• Jenni79

    WOW. Why did she write in all caps?????? It’s OBNOXIOUS!!!!!!!!

  • Jen

    Thanks, Erin! I had given up because the caps were hurting my eyes, but I was still curious. :-)

  • Sharonbeck

    Hello Gretchen,

    I’m new to your site and am so grateful for it because I’m convinced I’m the happiest person on the planet. I think we all have the ability to feel happy all of the time. For me it just takes remembering. Remembering that I have the power to choose another way of looking at the situation.

    I am in a group who sends their gratitudes and intentions to each day. I will email you as per your instructions. Thank you for doing this blog site. When I find an author I love, I then read everything they have published, that I can get my hands on.

    The problem with that is I get to a point where I have to leave that author because they have not produced more…or they are working on their next book.
    There’s a contentment, knowing I get to have you on an almost daily basis. And what I’m getting is so rich, that it takes a bit to digest it. It is not quickly eaten by my mind…thank goodness.

    Sharon

  • johanna

    I think this is one of the best interviews, in that I feel I really connect with a lot of what she’s talking about. I think I’m in that 20’s stage when she writes:

    “FEELING WHAT YOU FEEL, EVEN IF IT’S NOT WHAT YOU’D LIKE TO BE FEELING. WHEN I WAS YOUNG, I’D FEEL SOMETHING NEGATIVE, AND I’D SAY “YOU SHOULDN’T FEEL THAT WAY” AND TRY TO SMILE THROUGH IT. NOW I FEEL IT, IT PASSES AND I MOVE ON.”

    As I’ve moved into my 20’s (and almost out of it now!), find myself returning and living at home with my parents after years away–across the country and overseas, I’ve found it very difficult to reintegrate myself and accept where I am in life (and that life is significantly different from my parents’ time). It’s taken most of my 20s to figure out that I don’t have the opportunities that were present in to my parents when they were my age, and I have to stop comparing myself to their achievements because times are just different. With this feeling of less achievement, the feeling of being a ‘generalist’ in my work life (where I feel everyone’s a specialist, has multiple degrees to prove it, and therefore, more valuable), as well as feeling I’m just different from the rest, has lead me into major bouts of depression through low self-esteem and -confidence, with the feeling that how I feel is wrong or not right. I depreciate my feelings and my emotions, questioning if their right, rather than accepting, this is me, and let it flow through me. It’s been the source of many arguments with my family, with them telling me, “why are you like that?” “why do you take things so personally?” leading me to more doubt about myself, and more internal questioning about “maybe something is wrong with me?”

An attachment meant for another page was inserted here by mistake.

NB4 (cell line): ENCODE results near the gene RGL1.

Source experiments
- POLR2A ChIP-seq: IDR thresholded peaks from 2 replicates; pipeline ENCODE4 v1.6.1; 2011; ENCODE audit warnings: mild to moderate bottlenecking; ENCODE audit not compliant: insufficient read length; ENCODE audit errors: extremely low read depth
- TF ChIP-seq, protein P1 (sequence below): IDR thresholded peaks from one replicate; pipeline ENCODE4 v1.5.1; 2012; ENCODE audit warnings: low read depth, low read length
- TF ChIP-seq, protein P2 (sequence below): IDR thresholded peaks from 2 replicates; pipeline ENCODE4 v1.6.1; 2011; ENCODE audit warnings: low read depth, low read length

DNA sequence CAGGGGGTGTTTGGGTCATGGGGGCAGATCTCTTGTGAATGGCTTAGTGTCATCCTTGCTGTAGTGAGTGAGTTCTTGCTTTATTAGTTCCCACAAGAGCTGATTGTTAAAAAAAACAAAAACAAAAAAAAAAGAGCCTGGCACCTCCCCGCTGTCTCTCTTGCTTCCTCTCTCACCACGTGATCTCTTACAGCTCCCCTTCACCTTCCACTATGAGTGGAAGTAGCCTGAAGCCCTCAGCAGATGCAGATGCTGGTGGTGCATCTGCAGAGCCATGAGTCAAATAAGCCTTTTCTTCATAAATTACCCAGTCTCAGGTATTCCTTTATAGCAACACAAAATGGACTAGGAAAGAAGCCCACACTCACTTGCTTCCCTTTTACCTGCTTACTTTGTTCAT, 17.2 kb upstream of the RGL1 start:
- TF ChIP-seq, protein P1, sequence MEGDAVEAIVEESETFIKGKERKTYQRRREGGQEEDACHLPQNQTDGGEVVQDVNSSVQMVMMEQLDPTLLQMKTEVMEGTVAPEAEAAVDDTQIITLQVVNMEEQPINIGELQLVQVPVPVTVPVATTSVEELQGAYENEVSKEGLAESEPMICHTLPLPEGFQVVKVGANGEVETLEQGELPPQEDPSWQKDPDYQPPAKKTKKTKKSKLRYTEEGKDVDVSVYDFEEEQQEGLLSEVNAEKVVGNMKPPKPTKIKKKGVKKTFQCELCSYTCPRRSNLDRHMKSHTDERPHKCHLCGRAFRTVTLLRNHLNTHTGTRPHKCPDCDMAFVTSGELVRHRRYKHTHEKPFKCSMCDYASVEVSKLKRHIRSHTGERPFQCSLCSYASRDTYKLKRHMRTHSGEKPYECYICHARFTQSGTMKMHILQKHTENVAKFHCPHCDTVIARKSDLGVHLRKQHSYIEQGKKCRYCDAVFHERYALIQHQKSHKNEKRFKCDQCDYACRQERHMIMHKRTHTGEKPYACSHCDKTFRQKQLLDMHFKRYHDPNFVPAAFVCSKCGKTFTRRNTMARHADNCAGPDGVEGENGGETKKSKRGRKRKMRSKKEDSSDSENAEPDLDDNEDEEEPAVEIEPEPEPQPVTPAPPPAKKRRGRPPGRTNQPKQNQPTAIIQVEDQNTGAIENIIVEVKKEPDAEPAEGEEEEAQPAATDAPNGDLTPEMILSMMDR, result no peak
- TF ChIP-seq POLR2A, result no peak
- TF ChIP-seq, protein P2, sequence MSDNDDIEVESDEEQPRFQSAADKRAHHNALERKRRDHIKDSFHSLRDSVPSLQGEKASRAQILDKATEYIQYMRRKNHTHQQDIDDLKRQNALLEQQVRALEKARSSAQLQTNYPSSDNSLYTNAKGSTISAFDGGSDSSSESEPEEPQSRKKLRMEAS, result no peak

This posts helps because she verifies my beliefs in that, “these are MY feelings and emotions. this is how I feel, and therefore, this is who I am.” Self-acceptance.

    Thanks!

    (P.S. I don’t know why people find the need to post about her writing in all caps. It’s like they missed the entire article, and purpose of this blog, to pick at and create negativity, over something that I view to be stylistic and personal. I did notice it, but didn’t find it bothersome, partly because it clarified the questions from the answers, and showed more personality in the posts, in that I really felt the answers were coming directly from Stephanie. To view the posts and realize at least 10 of the 35 -and that’s not going through all of them; i stopped at 10– comments are not are about the actual content but are more superficial, must say something about American culture. . .

    • PeterisP

      Content has no value if people don’t read it; and all caps makes it very burdensome to read, so people don’t bother unless it’s critical (e.g., from their boss)